Swygert, Chief Judge, Pell and Stevens, Circuit Judges.
Each of the eight appellants was convicted on one or more counts of an indictment charging conspiracy and substantive violations of the Federal narcotics laws.*fn1 The conspiracy allegedly continued from as early as August of 1966, to and including October 18, 1967. On that date an indictment which had been returned in March, and which named only five of the appellants as defendants, was superseded by a second indictment naming them all. The substantive counts related to four specific transactions, all of which were also identified as acts pursuant to the continuing conspiracy.
The first three transactions were purchases negotiated and consummated by one Hudson Bonner, an informer, who used Government funds, delivered the purchased heroin to Government agents, was under continual surveillance, and carried a concealed transmitter during his critical discussions with defendant Earl Matthews. On November 2, 1966, he obtained 29.5 grams of heroin, 24% pure, from Matthews for $675; on November 8, 55 grams for $1,200; and on December 7, 81.5 grams for $1,500. In each instance the money was paid to Matthews in advance and a series of conversations, usually by telephone, took place before Matthews finally advised Bonner where and when he would receive delivery of the heroin.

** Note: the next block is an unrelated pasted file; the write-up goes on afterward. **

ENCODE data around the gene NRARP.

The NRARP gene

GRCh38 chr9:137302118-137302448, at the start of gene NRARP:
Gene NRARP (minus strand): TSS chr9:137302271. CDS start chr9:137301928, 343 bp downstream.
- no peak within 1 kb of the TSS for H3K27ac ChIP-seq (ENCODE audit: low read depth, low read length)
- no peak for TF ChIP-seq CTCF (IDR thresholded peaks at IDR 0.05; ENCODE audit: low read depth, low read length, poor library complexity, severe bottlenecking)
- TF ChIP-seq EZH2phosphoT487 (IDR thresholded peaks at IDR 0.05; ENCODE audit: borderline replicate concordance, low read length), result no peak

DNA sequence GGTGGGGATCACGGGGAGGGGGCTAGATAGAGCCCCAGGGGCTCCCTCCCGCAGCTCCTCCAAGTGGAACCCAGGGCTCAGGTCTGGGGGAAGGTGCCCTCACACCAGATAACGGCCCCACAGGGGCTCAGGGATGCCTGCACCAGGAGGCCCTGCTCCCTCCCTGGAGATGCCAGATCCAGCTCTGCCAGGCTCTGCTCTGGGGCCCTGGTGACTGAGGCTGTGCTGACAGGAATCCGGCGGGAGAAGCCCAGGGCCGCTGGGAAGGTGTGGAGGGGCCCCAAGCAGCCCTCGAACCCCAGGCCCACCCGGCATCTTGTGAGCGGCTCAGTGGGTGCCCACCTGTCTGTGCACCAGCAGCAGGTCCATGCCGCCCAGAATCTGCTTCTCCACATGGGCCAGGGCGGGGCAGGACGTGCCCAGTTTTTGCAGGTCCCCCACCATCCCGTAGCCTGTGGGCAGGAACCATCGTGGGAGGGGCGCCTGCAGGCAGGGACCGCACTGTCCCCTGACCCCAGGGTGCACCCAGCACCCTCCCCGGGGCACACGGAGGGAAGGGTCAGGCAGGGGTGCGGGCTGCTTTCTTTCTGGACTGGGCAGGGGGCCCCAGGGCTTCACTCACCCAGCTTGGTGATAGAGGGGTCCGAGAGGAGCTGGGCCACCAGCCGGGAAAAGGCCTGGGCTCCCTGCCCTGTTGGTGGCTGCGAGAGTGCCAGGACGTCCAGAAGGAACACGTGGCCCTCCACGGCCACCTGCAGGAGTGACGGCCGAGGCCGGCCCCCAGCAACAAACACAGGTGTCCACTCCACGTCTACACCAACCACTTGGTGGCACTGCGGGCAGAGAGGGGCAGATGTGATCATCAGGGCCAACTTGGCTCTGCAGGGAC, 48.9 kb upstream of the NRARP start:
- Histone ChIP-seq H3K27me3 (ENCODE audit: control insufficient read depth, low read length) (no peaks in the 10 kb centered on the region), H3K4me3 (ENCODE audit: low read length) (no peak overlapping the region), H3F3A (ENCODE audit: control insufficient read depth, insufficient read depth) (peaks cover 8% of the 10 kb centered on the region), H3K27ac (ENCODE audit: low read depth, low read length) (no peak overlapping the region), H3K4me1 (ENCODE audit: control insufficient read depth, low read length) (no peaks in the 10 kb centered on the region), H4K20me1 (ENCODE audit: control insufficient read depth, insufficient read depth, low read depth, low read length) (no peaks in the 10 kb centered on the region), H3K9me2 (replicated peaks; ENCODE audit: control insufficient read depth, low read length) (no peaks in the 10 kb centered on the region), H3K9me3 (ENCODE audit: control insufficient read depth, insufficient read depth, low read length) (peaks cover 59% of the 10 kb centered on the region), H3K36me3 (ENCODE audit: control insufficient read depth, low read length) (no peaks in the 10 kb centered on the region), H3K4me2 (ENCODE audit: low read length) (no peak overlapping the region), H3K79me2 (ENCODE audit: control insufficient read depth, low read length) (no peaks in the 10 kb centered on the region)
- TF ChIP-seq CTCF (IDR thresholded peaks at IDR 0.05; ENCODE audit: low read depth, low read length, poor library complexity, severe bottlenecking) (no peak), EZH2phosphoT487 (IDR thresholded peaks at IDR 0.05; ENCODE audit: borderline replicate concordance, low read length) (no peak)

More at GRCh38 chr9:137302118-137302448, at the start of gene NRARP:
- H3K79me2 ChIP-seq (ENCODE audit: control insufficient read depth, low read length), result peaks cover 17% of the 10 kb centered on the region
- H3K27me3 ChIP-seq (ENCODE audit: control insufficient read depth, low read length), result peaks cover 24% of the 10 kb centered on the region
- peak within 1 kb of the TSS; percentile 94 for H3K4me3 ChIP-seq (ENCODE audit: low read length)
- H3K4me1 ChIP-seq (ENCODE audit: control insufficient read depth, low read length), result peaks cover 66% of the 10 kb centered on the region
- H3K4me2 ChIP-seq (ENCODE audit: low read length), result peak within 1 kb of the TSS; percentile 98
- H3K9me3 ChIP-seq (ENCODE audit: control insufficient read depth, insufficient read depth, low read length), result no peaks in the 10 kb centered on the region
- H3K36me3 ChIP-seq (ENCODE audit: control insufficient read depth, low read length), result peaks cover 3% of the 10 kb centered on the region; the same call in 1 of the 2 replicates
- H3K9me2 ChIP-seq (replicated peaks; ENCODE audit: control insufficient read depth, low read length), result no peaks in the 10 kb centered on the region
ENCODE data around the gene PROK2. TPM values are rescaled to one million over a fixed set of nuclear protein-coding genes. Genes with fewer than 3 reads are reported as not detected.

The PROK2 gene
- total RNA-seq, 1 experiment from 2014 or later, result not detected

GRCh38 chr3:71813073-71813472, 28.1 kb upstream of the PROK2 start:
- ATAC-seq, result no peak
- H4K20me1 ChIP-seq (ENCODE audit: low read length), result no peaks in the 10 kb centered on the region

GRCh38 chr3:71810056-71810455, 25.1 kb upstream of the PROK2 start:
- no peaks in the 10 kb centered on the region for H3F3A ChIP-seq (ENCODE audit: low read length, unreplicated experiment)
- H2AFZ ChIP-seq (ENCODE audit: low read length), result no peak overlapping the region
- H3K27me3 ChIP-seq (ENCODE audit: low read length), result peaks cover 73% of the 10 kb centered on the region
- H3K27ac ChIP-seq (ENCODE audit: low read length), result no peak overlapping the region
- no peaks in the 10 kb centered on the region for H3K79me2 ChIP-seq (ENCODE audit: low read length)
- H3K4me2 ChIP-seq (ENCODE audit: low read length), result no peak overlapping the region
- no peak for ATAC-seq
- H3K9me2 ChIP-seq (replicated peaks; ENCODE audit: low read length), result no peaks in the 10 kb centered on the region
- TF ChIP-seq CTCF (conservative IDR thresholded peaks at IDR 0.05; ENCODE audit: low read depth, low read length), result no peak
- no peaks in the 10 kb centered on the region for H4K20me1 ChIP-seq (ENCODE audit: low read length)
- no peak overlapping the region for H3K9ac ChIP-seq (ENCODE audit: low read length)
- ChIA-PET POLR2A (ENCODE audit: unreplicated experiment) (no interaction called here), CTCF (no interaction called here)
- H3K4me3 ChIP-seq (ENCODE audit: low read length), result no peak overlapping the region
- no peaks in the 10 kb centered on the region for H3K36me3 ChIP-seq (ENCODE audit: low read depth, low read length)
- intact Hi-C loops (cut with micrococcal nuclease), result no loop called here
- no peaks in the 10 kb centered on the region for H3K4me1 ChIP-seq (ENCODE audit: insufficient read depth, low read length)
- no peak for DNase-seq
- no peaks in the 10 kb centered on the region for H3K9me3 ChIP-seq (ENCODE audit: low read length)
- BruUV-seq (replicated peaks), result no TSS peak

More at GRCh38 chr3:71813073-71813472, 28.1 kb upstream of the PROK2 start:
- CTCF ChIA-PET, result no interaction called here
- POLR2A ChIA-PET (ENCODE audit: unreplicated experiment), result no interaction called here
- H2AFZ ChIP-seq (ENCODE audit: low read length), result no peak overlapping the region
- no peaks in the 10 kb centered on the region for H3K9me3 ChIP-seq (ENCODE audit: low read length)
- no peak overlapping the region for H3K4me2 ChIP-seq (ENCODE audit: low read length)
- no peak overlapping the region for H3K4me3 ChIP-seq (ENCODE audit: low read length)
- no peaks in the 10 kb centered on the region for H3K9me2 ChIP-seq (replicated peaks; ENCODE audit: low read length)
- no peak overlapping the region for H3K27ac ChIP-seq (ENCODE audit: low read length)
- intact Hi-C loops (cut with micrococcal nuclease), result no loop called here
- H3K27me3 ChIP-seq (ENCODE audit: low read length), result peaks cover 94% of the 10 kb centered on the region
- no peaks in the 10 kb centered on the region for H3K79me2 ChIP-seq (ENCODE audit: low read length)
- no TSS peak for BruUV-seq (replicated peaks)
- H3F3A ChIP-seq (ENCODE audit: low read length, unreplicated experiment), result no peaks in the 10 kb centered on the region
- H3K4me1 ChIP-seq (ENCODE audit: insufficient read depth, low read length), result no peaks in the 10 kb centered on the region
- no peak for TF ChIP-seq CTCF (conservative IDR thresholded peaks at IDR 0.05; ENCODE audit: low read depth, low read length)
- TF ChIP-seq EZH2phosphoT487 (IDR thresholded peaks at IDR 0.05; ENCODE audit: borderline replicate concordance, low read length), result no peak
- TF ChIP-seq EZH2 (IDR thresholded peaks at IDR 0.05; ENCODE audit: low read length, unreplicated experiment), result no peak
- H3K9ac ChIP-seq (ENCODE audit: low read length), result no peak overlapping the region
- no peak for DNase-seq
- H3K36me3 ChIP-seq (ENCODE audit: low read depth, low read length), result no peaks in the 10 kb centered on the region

The fourth transaction was witnessed by 12 Government agents. It was an attempted partial distribution of 6,000 grams of heroin by defendants Matthews and Pearman to defendants Stephens, Oliver and Westbrook on the sidewalk in front of 7808 South Morgan Street in the evening of March 5, 1967. The heroin was in small packages, which in turn were carried in a large brown paper bag. As the five defendants were standing in a circle, three with hands outstretched to receive delivery, and Pearman with his hand reaching into the paper bag, one of the agents announced his office and placed all five under arrest. They scattered and fled in different directions, but all were promptly apprehended and the bag of heroin was recovered. Based on the prices paid by Bonner in the earlier transactions, the heroin seized on March 5, 1967, had a value of about $120,000.
The conspiracy encompassed not only the four specific transactions identified in the substantive counts, but other incidents as well. On January 25, 1967, Bonner had made an advance payment of $1,500 to Matthews who returned the funds several days later because he was unable to deliver the heroin. On the evening of March 5, 1967, when the five defendants congregated at 78th and Morgan, Bonner was waiting for Matthews in a nearby tavern to consummate a $2,000 purchase which they had previously arranged. One Willard Evans, originally named as a defendant and severed before trial, testified that he also purchased narcotics from Matthews. On one occasion in November, 1966, he received a package of heroin from Matthews near 75th and Stewart immediately after he witnessed delivery of that package to Matthews by defendant Stephens who was a passenger in a station wagon driven by defendant Wilbert Holmes. Three of the five defendants arrested on March 5, 1967, had Wilbert Holmes' unpublished telephone number in their possession.*fn2